One of the greatest pleasures in life is being able to go to the bathroom and releasing a great big poop. Okay, I don’t mean to disgust you with this post. Everyone needs to release it at some point of the day. Everyone, including our babies. But what happens when constipation strikes?
Recently, my little girl had been having formed to hard stools. It wasn’t a problem at first, in fact, when we went to the pediatrician for her 24-month check-up, she asked if it was difficult for our little girl too poop and our reply was “no”. She would continue to eat the way she normally does and would poop a few minutes to an hour after.
But one morning, two hours had passed after she had her breakfast and the poop didn’t come. After lunch, it still didn’t come. Sometime in the afternoon, she managed to let out a pea sized poop which was not enough to relieve her already bloated stomach. Still, she was happy and went about her normal day of playing, walking in the neighborhood, and doing things she likes to do. The rest of the poop never came.
|Lifted from www.organicfacts.net|
It worried me a little because this was not normal for her. She’s the kind of child who goes regularly, so this was something that raised alarm bells in my head. At this time, we had already started giving her raisins and oatmeal for breakfast, as well as papaya as suggested by her pedia. (Papaya was once her favorite fruit, but we had to refrain from giving it to her for some time because it was making her stools too soft.)
The next day and still no poop. As she is not yet potty trained, she stood in a corner and started showing signs of pooping. I thought, this was it! She even asked to sit on the potty and have a diaper change. But nothing came out. She had reached the point where it had become truly difficult and uncomfortable for her. She would cry, and she wanted me to carry her but wouldn’t let me do so. I could only imagine how awful it felt for her, I wanted to just flush her system for her.
I’m not the kind of mom who would rush to give medicine. If I could go completely natural, I would! So we made a quick trip to the grocery with a list of recommended foods from the pedia. Prune juice, oats and high fiber grains, raisins or dried fruits, green leafy vegetables, and fruits eaten with the peel like grapes and pears were some of the recommendations. No apples and bananas because they make the stool even harder.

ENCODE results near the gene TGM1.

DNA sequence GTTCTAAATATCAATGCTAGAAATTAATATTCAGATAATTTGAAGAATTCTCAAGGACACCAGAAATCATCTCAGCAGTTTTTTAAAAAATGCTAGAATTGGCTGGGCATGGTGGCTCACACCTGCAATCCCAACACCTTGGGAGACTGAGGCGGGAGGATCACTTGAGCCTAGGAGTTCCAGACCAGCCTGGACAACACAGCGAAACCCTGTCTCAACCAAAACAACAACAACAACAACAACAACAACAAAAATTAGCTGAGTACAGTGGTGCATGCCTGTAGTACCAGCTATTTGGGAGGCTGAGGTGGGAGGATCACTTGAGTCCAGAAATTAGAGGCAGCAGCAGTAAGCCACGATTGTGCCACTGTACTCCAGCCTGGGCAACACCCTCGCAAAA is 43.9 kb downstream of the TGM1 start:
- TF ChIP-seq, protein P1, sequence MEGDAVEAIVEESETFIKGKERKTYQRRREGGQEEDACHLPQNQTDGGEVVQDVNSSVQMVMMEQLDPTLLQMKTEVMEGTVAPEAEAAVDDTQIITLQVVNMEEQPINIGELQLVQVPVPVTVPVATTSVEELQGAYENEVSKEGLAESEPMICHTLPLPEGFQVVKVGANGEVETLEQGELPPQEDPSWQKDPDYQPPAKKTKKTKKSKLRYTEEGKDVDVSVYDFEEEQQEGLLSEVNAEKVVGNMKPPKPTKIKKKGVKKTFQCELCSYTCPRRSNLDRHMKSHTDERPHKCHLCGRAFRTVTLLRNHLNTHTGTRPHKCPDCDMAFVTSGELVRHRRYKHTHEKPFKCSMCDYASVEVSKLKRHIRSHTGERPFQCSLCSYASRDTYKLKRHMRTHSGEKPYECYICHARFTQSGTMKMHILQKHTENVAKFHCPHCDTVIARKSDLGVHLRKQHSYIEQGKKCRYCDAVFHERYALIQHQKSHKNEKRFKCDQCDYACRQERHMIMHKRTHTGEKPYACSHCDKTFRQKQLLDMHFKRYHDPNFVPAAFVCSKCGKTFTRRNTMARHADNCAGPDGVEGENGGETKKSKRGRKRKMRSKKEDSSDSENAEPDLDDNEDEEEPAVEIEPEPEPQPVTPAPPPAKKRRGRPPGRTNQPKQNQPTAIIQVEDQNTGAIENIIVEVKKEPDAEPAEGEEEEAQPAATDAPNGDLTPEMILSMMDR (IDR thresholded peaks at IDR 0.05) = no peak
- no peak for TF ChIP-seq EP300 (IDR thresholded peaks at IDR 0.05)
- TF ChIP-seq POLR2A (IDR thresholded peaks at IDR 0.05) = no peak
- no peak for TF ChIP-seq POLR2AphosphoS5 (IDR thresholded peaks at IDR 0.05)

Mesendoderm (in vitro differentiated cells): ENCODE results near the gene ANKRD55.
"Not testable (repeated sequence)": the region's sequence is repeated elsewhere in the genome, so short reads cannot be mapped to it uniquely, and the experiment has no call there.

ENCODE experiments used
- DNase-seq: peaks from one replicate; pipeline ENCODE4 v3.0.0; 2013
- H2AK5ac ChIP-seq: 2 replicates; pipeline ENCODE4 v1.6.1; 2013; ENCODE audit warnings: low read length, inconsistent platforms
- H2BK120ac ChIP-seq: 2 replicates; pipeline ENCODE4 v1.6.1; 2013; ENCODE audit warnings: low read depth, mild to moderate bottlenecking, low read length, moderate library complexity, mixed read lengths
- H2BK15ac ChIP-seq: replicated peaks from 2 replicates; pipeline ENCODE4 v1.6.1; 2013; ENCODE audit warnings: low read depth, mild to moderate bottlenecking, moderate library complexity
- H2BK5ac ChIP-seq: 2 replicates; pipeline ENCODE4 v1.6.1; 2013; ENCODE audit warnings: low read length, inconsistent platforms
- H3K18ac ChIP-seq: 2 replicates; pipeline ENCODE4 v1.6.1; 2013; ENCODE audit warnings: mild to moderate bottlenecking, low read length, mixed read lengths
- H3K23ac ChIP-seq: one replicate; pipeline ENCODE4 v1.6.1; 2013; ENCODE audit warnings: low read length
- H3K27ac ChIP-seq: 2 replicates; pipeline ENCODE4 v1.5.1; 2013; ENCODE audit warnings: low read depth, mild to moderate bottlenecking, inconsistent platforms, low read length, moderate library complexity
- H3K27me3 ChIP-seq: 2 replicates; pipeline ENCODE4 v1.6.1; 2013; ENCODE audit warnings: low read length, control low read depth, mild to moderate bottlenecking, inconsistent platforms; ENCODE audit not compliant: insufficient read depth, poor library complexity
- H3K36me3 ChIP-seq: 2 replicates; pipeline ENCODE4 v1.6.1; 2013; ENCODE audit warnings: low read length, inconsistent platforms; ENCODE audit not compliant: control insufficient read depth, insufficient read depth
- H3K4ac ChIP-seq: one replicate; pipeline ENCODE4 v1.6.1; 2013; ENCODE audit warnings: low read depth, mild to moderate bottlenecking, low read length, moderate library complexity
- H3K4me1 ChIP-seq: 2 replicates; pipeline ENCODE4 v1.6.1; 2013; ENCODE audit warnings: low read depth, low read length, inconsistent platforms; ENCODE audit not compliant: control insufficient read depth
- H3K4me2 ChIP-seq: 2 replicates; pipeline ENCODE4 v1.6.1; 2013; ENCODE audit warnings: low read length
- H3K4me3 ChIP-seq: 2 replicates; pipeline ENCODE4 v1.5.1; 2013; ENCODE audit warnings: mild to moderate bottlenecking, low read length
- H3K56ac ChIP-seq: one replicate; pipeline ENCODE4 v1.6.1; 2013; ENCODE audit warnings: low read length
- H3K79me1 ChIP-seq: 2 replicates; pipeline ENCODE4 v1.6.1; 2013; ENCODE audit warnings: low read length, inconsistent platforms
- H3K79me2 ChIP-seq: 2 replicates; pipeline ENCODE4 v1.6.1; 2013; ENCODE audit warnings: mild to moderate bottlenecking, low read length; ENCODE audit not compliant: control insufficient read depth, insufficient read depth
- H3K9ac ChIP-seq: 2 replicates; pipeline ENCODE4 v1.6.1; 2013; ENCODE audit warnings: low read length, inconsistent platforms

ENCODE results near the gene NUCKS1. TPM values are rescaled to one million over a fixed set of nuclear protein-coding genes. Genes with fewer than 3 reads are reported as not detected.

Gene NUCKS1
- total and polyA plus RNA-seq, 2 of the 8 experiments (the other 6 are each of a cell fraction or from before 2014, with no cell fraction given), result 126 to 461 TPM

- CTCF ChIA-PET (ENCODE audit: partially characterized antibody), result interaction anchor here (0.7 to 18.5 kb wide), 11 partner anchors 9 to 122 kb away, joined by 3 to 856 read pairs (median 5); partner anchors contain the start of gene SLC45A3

Not all groceries have prune juice, especially if you go to one of the smaller ones like Rustan’s express. Experience has taught me that pineapples are good for digestion, especially at night, so I opted for unsweetened pineapple juice instead. I also got her a few yogurt drinks (which she really liked), a few cups of yogurt, and string beans to add to her veggie meal.
That evening, she went back to her corner and started showing signs of pooping. Then we smelled it. And then she asked for a diaper change. Can I just say, my husband and I have never been so happy to see poop in our entire life! It wasn’t much, but it was better than nothing. And when she pooped again the next day, we were just so happy! Our little girl was happy too because her stomach was suddenly not bloated compared to the way it was prior.
Hoping this post helped you, mommies, with your babies in some way. I’m not quite sure which of the foods mentioned helped to make her release her poop. It could be any or all, but I am thankful that she is back to her regular schedule.